Red meat, chicken, whey protein shakes and 30 pounds later,
Aaron Novotny is three months into his protein diet.
“I researched protein on the Internet and made a decision,” said
Novotny, a freshman health and exercise science major who works out
five days a week and supplements his diet with protein to help him
Although many athletes and active individuals supplement
standard diets with protein, the average American already has more
than adequate protein in their diet, said Dawn Clifford, a
registered dietitian at Hartshorn Health Service.
“We know muscles need protein, but what’s wrong is that we don’t
need huge amounts of protein,” she said.
Colton Salyards, a junior mechanical engineering major, does not
take protein supplements, despite his active lifestyle.
“I feel that in my everyday diet, I get enough protein,”
In contrast, Loren Cordain, a health and exercise science
professor and the author of “Paleo Diet,” believes that protein is
a very important dietary addition, especially for athletes.
“Athletes need increased protein,” Cordain said. “I suggest a
diet that looks more like a Stone Age diet. They didn’t eat dairy
products, they didn’t eat grains; they just ate lean meats, fish,
fruits and vegetables.”
Cordain suggests maintaining a diet of fruits and vegetables
while increasing protein, but Clifford argues that the lack of
balance is one of the biggest problems with protein diets.
“Increased protein often means that you are missing out on other
food groups,” Clifford said.
Laura Anderson, a second-year graduate student and American
College Sports Medicine-certified personal trainer for the Campus
“Your body is only going to utilize so much protein,” Anderson
said. “You have to be careful to keep your energy in balance.”
Novotny admitted that not all of the 30 pounds he gained in the
past three months is muscle but said he will continue his protein
“I have to eat a lot and it is not all muscle, but you have to
take the good with the bad,” Novotny said.
Zach Chicoine started supplementing his diet with protein under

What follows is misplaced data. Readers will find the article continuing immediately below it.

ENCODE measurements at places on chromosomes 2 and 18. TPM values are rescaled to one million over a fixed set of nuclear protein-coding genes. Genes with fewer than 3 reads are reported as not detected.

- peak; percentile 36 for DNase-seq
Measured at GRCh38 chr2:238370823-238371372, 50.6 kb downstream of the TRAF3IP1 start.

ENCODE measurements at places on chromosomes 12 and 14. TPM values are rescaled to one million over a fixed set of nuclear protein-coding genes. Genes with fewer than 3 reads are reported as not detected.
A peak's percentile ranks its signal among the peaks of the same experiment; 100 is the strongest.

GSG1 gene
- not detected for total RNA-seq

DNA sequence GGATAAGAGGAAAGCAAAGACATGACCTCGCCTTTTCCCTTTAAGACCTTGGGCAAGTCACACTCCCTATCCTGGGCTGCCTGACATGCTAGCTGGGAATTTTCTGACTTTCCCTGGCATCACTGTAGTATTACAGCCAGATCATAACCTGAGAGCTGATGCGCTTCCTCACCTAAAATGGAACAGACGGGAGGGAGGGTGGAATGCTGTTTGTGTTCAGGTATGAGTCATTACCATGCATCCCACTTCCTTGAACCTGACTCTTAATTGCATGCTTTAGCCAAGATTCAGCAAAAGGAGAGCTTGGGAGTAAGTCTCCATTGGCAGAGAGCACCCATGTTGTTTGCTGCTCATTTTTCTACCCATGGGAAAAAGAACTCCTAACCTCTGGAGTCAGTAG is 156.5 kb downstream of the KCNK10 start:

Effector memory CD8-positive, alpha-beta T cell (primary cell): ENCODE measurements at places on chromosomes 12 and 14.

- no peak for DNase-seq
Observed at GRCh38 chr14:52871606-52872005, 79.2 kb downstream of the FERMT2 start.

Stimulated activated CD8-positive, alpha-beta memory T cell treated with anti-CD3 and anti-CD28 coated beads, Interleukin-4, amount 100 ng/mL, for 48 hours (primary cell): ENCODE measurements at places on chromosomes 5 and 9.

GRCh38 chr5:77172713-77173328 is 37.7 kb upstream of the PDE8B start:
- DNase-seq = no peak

the advice of his University of Northern Colorado baseball coach
and said he has “been doing it so long it is a habit.”
“In the summer, when I have a little extra money I would buy
protein shakes, but otherwise I eat chicken and red meat, about
three to five servings a day,” said Chicoine, a senior finance real
Protein shakes have even become a popular alternative to eating
mass quantities of meat for people outside of athletics, said Sarah
Hill, a sales representative at General Nutrition Center, 238 E.
“We sell more protein than anything besides weight loss
(products),” Hill said. “People buy it for sports, for surgeries,
to help with weight loss, women use soy protein for menopause. We
sell it to young and old.”
Sophia Tribble, a sophomore sports medicine major, works out six
to seven days per week but still feels excess protein would not
“I’m more focused on staying in shape than achieving extra
muscle,” Tribble said.
There are no proven health consequences to taking excess
protein, but experts speculate that large amounts of protein may
put too much stress on the kidneys and cause kidney failure later
in life, Clifford said.
Clifford recommends the average person only ingest .8 to 1 gram
of protein per kilogram of body weight, equaling about 73 to 91
grams for a 200-pound person. She further recommends bodybuilders
take 1.5 to 1.7 grams of protein for every kilogram of body weight,
which is approximately 136 to 155 grams of protein for a 200-pound
Although protein is a necessary dietary component, Clifford
emphasized the importance of considering activity levels before
ingesting additional protein.
“You can’t just eat,” Clifford said. “You have to put work in,
because what you don’t use for energy will be stored as fat.”